“Lewis the Boethian,” paper for Bradshaw-Knight CSL conference Oct. 2012, Madison, Wisconsin
Copyright 2012 by Chris R. Armstrong. THIS PAPER IS DISTRIBUTED WITH THE UNDERSTANDING THAT THOSE READING IT WILL NOT CITE OR QUOTE IT WITHOUT EXPRESS PERMISSION FROM THE AUTHOR.
He was a philosopher first, and then a master of literature, with his Christianity informing both. Continue reading
Posted in Medieval Wisdom for Modern Protestants
Tagged Adam Barkman, Aristotle, Boethius, Consolation of Philosophy, CS Lewis, eudaemonism, Fortune, neoplatonism, Pagan culture, paganism, philosophy, Plato, The Discarded Image, vocation
Image via Wikipedia
What follows are some acute observations on the Christian landscape of the early Middle Ages from Bernard McGinn, The Growth of Mysticism (New York: Crossroad, 1994). For those interested in the monastic culture of the Middle Ages or the ins and outs of medieval spirituality, this is a wonderful text. McGinn has solidly mastered all that he writes about, and he communicates it in terms understandable to the nonspecialist reader.
The notes that follow are taken from Chapter 1, “The Making of Christendom.” Each note begins with the page number.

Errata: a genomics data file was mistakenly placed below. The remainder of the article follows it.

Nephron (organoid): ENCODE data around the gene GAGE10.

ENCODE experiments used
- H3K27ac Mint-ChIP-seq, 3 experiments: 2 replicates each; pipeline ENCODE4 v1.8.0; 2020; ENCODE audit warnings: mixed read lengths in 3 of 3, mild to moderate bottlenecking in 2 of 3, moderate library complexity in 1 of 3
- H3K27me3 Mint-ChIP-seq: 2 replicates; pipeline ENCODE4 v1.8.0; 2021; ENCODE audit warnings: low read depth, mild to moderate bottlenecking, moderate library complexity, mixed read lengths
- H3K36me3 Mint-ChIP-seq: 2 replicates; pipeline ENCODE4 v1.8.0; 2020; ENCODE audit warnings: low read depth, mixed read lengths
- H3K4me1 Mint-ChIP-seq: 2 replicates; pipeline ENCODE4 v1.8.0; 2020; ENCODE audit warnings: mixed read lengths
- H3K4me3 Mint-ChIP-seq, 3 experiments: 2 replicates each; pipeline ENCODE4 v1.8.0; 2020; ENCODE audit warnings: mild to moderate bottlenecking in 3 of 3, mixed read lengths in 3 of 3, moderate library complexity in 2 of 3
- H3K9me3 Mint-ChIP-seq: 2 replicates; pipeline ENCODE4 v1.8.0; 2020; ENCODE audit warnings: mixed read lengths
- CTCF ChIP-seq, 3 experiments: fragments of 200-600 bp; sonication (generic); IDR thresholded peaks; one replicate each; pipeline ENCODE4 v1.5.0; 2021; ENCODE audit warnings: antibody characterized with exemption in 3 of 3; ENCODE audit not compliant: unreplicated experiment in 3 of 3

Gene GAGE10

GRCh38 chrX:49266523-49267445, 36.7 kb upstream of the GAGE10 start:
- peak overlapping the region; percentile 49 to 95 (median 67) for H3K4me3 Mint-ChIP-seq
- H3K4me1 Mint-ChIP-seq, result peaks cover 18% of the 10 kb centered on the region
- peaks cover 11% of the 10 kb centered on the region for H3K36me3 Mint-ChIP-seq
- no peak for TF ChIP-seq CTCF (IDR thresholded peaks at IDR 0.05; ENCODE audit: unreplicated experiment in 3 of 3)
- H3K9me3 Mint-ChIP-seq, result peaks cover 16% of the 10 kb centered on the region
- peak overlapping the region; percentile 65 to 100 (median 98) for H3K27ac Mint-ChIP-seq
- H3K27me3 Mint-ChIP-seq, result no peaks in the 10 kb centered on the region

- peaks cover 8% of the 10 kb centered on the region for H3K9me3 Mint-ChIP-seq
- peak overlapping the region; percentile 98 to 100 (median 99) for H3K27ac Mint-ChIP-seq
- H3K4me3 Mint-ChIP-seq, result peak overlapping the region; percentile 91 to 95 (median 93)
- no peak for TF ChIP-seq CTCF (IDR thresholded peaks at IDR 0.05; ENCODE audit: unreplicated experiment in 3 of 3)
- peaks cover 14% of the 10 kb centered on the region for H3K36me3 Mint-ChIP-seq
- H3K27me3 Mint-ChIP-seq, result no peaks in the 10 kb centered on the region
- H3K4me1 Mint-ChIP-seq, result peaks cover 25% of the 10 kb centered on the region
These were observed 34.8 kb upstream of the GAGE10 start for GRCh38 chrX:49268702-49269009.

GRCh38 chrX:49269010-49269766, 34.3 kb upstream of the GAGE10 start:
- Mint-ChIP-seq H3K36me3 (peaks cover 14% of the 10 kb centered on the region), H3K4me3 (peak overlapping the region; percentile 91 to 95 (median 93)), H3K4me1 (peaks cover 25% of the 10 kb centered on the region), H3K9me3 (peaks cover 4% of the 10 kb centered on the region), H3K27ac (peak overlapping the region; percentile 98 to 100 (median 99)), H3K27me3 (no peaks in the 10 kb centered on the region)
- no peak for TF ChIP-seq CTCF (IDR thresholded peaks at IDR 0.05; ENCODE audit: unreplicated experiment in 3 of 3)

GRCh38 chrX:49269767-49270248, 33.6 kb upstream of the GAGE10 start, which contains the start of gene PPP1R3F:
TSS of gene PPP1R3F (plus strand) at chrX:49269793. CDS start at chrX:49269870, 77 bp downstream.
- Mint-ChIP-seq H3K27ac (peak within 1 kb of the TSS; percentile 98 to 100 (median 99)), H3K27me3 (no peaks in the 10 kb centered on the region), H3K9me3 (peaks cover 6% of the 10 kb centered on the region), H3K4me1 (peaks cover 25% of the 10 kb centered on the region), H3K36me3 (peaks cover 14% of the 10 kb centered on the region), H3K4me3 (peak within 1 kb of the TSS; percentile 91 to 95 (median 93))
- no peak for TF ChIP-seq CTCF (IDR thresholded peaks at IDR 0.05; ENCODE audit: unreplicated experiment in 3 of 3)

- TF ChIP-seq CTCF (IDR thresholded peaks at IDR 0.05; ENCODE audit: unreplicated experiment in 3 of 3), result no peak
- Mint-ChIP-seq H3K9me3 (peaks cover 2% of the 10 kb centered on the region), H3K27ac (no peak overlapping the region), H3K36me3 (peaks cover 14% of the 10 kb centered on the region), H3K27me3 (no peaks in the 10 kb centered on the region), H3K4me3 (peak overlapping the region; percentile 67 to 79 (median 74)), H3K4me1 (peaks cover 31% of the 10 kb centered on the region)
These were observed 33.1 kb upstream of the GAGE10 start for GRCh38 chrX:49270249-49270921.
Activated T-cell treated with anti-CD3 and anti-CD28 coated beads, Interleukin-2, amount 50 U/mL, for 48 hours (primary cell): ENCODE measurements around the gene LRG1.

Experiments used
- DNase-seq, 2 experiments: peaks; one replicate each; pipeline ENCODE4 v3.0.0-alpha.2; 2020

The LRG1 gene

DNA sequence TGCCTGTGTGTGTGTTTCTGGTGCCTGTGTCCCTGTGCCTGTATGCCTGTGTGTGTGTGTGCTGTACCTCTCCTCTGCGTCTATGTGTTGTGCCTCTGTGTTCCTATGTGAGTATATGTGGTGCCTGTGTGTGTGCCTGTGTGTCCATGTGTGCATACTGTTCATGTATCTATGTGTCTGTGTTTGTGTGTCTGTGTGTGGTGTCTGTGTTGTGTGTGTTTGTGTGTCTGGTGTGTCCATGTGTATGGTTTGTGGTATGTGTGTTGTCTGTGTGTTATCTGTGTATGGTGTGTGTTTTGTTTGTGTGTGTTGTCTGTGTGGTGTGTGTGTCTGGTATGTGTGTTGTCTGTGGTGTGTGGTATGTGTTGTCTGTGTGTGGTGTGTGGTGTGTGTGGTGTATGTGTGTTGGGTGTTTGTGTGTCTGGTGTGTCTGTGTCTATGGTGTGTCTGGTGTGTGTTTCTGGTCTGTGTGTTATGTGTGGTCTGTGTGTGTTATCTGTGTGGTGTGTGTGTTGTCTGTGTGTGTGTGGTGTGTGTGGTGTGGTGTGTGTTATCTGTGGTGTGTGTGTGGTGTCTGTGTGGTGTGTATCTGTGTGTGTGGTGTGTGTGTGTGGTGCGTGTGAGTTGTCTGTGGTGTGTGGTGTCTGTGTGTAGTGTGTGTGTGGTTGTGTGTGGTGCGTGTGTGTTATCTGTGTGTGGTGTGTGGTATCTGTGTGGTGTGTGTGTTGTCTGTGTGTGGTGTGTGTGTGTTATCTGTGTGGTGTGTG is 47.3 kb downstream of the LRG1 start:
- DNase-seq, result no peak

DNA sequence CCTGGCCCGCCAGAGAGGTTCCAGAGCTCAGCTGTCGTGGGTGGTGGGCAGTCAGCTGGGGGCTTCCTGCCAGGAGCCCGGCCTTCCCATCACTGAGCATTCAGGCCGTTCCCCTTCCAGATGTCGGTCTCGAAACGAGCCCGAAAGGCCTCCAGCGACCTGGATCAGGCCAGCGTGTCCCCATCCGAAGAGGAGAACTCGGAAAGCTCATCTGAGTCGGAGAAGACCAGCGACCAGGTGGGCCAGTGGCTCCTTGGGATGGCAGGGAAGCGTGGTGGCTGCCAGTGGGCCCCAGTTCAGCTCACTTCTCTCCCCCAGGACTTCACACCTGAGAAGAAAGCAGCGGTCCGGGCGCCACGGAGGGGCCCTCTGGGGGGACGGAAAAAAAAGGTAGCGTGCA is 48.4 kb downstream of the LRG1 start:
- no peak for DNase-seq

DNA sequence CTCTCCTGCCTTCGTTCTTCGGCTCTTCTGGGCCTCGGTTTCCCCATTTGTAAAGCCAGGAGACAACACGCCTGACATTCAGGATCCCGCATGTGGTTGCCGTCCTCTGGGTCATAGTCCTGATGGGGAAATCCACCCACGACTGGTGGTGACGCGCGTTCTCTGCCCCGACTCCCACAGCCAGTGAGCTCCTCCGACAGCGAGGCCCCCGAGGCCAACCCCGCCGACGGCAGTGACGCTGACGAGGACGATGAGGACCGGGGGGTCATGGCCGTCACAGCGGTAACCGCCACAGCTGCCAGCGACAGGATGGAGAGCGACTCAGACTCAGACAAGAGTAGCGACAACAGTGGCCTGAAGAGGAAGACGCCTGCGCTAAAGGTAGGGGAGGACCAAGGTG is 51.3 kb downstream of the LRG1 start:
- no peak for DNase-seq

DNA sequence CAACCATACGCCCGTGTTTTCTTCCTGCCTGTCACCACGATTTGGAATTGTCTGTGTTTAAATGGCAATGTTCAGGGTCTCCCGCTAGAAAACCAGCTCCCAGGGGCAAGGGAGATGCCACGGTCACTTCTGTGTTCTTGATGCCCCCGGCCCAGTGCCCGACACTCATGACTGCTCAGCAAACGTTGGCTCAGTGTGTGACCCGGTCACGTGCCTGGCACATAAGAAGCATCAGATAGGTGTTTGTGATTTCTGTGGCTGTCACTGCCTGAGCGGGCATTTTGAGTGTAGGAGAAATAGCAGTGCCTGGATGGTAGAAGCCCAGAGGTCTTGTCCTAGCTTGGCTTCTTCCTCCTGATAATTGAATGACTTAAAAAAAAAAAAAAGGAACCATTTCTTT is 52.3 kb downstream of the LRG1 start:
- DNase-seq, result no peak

17 “The changes in Christian spirituality between 400 and 800 are especially significant for understanding the development of medieval Latin mysticism. No one disputes that these centuries saw the end of ancient Christianity, tied to the world of the late Roman city, and the birth of early medieval Christianity, more often than not rural and monastic in character. . . .” Continue reading
Posted in Medieval Wisdom for Modern Protestants, Resources for Radical Living
Tagged Augustine of Hippo, Benedict of Nursia, Benedict's Rule, Bernard McGinn, Boethius, Cassiodorus, compunction, education, fall of Rome, Gregory the Great, Middle Ages, monasticism, mysticism, Robert Markus
Though the following is far from a complete list of medieval material that C S Lewis read–he was, after all, a scholar of medieval and renaissance literature–it gives a taste:
The following medieval or medieval-related books are from the books listed in From the Library of C. S. Lewis: Selections from Writers Who Influenced His Spiritual Journey, compiled by James Stuart Bell with Anthony Palmer Dawson (Colorado Springs: WaterBrook Press, 2004). At least some of these may be found, say the compilers, in the library of Lewis’s books held at the Marion Wade Center at Wheaton College. Continue reading